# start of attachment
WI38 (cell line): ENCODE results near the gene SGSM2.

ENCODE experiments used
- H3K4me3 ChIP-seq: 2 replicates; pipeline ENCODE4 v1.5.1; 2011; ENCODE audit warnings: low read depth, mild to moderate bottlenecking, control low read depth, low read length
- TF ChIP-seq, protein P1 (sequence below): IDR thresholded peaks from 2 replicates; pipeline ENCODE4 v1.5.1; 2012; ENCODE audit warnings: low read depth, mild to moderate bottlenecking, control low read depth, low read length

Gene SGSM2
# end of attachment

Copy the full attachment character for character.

WI38 (cell line): ENCODE results near the gene SGSM2.

ENCODE experiments used
- H3K4me3 ChIP-seq: 2 replicates; pipeline ENCODE4 v1.5.1; 2011; ENCODE audit warnings: low read depth, mild to moderate bottlenecking, control low read depth, low read length
- TF ChIP-seq, protein P1 (sequence below): IDR thresholded peaks from 2 replicates; pipeline ENCODE4 v1.5.1; 2012; ENCODE audit warnings: low read depth, mild to moderate bottlenecking, control low read depth, low read length

Gene SGSM2